Indonesia mulls canceling trade pact with Japan after years of deficit

By Damiana Simanjuntak

Jakarta. Indonesia is considering a halt to the Indonesia-Japan Economic Partnership Agreement, as the deal fails to boost the Southeast Asian country’s trade with Japan since it has posted a deficit for every year since 2008.

The agreement, which went into effect on July 1, 2008, was aimed at boosting trade and investment between the two countries.

“But, we have been seeing [trade] deficits [with Japan] since IJEPA came into force. It says it’s a comprehensive partnership, but why does their trade improve, while our trade declines,” said Agus Tjahajana, director general of international industrial partnership at the Industry Ministry.

Agus said that the ministry proposes three options for the renegotiating of the deal, one of which includes canceling the agreement altogether.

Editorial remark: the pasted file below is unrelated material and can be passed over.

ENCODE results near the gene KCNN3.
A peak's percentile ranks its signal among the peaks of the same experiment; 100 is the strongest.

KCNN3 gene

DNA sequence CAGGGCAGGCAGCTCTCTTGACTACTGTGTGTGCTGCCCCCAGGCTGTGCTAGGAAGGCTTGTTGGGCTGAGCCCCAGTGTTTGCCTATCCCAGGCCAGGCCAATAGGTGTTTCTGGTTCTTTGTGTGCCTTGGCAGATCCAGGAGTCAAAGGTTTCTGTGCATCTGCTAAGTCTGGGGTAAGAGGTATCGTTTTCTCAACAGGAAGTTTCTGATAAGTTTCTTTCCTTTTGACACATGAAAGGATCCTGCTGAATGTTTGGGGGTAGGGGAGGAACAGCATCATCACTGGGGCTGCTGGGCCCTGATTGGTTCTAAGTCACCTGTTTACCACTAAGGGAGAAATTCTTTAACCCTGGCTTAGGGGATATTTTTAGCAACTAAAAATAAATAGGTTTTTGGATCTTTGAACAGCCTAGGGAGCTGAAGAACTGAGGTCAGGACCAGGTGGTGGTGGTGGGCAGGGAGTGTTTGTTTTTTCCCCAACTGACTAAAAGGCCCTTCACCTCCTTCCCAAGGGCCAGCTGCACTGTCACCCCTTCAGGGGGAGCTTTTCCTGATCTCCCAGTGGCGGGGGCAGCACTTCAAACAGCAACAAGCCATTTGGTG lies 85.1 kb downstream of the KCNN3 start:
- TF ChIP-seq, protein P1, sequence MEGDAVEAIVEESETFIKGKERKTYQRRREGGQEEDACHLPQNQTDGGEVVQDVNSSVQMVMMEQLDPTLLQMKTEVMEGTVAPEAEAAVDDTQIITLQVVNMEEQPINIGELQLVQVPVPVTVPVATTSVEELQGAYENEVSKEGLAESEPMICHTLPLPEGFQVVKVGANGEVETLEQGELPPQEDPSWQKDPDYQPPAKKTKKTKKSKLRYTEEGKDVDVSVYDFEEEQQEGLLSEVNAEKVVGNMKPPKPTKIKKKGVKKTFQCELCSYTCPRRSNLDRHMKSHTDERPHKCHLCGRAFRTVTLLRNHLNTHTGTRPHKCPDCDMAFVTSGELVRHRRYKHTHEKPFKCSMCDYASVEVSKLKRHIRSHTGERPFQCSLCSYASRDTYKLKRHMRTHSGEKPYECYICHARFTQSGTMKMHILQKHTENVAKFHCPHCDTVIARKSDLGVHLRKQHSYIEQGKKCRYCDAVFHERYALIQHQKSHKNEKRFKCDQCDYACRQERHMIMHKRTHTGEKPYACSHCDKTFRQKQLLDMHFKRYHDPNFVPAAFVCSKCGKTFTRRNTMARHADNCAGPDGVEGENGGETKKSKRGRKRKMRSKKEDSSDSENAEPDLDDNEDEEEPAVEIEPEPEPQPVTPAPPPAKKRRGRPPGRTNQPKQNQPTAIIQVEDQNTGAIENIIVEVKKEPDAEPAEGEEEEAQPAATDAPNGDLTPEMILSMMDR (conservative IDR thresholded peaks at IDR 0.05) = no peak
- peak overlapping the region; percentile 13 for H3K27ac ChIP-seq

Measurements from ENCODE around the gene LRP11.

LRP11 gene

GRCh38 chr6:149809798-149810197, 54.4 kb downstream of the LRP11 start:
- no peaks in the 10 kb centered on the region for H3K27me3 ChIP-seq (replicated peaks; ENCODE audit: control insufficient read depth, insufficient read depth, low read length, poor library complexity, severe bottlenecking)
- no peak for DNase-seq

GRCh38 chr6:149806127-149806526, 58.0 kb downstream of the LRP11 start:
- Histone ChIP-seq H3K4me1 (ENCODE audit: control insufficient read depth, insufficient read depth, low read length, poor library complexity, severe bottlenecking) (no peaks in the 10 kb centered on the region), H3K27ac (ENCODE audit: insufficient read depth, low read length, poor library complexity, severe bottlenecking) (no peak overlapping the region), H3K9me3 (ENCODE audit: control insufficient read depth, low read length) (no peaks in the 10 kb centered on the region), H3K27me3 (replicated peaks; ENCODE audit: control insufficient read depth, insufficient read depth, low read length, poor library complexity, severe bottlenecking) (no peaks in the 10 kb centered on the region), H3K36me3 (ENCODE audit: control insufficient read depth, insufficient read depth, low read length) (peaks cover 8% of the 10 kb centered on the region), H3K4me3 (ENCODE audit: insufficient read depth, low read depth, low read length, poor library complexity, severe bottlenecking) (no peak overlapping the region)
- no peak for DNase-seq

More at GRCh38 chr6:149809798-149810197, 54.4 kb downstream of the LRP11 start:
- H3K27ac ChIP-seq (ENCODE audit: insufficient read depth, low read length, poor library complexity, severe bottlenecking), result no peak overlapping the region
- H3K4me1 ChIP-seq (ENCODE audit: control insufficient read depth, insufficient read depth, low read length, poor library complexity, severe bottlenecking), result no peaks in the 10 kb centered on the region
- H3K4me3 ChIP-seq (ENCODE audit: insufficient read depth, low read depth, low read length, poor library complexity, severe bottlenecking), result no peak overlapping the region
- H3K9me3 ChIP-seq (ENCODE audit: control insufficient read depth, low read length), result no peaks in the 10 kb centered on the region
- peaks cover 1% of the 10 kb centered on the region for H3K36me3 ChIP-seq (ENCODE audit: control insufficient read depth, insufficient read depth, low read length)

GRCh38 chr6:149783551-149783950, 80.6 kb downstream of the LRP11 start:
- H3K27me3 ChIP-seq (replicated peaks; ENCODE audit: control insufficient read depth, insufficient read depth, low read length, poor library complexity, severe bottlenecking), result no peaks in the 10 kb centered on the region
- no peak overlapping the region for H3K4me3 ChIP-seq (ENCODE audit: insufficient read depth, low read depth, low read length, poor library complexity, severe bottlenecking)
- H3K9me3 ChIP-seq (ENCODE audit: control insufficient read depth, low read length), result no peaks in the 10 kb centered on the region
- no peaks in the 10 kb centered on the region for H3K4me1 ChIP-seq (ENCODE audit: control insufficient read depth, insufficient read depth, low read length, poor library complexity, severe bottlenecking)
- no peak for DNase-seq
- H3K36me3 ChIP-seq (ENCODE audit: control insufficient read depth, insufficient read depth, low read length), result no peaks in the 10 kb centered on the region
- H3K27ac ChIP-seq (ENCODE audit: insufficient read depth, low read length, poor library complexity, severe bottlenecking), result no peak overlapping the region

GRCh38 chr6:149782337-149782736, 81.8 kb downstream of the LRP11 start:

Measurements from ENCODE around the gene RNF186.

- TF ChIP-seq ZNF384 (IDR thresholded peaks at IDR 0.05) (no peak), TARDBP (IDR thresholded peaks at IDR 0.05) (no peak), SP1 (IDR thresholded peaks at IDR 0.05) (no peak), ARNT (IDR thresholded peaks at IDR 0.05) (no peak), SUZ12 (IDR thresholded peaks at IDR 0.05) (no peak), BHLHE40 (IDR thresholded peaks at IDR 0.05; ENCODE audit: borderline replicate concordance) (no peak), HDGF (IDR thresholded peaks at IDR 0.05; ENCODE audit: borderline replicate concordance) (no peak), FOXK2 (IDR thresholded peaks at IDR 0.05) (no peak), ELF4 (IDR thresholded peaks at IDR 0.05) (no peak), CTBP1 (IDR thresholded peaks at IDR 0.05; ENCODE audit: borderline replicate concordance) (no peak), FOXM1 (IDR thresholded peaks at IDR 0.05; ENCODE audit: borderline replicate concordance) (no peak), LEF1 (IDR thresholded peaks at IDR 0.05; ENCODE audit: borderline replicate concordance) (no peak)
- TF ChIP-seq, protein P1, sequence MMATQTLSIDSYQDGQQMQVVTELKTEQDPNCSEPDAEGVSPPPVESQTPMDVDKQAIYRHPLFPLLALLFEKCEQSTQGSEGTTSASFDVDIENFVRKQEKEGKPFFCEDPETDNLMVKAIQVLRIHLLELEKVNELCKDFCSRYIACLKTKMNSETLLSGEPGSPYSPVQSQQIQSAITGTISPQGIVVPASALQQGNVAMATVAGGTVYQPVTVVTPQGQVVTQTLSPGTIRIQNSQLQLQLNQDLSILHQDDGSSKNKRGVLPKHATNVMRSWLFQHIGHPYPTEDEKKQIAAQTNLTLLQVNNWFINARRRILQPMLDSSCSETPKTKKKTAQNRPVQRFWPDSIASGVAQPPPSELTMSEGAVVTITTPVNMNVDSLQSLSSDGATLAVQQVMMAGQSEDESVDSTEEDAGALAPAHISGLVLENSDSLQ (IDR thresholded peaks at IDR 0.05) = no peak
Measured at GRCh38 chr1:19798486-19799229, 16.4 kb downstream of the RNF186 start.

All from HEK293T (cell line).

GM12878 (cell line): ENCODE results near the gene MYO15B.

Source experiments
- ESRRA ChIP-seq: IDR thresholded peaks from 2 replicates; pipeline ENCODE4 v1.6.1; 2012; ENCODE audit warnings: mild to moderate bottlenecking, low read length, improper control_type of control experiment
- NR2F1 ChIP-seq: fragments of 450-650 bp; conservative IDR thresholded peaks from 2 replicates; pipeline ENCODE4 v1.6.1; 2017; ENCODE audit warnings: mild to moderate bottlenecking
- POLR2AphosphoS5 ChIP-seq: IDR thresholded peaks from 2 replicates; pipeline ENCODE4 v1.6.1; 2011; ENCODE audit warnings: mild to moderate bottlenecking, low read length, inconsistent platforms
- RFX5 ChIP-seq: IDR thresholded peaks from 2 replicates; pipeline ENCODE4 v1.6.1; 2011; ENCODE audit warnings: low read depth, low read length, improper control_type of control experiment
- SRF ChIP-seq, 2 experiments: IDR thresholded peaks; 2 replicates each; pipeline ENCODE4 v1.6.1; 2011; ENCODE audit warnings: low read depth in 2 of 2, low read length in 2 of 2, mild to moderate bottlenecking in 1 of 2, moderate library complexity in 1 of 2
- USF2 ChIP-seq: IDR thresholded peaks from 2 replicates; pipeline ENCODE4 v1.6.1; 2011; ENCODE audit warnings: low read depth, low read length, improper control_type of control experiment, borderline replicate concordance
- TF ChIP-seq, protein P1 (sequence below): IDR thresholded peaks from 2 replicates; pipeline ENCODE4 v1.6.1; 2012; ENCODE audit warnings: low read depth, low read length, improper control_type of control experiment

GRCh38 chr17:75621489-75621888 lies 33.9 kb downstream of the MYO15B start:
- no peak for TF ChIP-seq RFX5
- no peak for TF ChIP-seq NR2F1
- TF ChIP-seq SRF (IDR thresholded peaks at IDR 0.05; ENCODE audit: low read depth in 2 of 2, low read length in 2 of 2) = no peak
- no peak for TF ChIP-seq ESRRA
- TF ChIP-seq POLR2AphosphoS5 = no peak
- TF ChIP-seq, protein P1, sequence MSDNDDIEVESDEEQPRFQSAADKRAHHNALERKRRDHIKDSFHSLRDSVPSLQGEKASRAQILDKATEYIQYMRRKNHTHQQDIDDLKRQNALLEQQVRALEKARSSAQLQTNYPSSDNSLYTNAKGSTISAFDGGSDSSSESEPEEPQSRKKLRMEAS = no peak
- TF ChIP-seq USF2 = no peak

Still, Indonesia and Japan are involved in the Asean-Japan free-trade agreement, which suggests that canceling the IJEPA would mean no change to most of the goods exported or on the import tariff between the two countries, Agus said.

Indonesia’s non-oil-and-gas trade deficit with Japan widened to $2.4 billion in the January-November period of last year, compared to the $627 million deficit in 2008. Seven years prior to 2008, Indonesia had an average $3.6 billion surplus annually in its trade with Japan.

Japan is the second-largest investor in Indonesia after Singapore, with investment totaling $2.1 billion in the first nine months of last year, data from Investment Coordinating Board show.

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